Before you take a job, carefully list what things others are going to need to do or to deliver in order for you to successfully achieve what you hope to do. Ask yourself: “What are the assumptions that have to prove true in order for me to be able to succeed in this assignment? List them. Are they within your control?

Why do you think this is going to be something you enjoy doing? What evidence do you have? Ever time you consider a career move, keep thinking about the most important assumptions that have to prove true, and how you can swiftly and inexpensively test if they are valid.

When Jobs returned as CEO in 1997, he immediately set to work fixing the underlying resource allocation problem. Rather than allowing everyone to focus on their own sense of priorities, Jobs brought Apple back to its roots: to make the best products in the world, change the way people think about using technology in their lives, and provide a fantastic user experience.

To understand a company’s strategy, look at what they actually do rather than what they say they will do.

Here is a way to frame the investments that we make in the strategy that becomes our live: we have resources—which include personal time, energy, talent, and wealth—and we are using them to try to grow several “businesses” in our personal lives. These include having a rewarding relationship with out spouse or significant other; raising great children; succeeding in our careers; contributing to our church or community; and so on.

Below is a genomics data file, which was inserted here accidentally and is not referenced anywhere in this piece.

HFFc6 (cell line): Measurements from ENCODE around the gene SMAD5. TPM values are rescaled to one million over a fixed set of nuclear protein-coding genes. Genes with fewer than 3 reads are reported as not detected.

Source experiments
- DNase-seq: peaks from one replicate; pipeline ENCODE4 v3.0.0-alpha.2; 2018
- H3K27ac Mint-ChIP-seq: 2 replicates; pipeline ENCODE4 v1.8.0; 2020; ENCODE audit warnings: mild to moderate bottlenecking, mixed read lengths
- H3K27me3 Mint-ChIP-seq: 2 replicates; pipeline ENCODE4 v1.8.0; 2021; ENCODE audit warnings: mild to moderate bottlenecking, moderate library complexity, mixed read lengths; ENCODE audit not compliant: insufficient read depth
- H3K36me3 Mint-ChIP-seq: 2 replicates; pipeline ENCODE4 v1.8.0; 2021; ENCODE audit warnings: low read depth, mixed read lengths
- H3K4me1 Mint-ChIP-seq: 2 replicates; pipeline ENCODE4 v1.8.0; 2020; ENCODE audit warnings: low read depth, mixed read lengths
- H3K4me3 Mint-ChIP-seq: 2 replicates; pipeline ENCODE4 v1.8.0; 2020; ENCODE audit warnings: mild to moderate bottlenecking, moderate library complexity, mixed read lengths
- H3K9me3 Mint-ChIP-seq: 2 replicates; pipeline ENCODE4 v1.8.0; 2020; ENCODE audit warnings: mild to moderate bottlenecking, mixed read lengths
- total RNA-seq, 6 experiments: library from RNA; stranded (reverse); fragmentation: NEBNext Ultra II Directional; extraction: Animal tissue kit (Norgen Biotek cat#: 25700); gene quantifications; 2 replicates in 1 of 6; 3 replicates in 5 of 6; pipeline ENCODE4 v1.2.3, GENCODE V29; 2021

The danger for high achieving people is that they’ll unconsciously allocate their resources to activities that yield the most immediate, tangible accomplishments. This is often in their careers, as this domain of their life provides the most concrete evidence that they are moving forward. They ship a product, win a case, publish a paper, get paid, get promoted. They leave college and find it easy to direct their precious energy into building a career.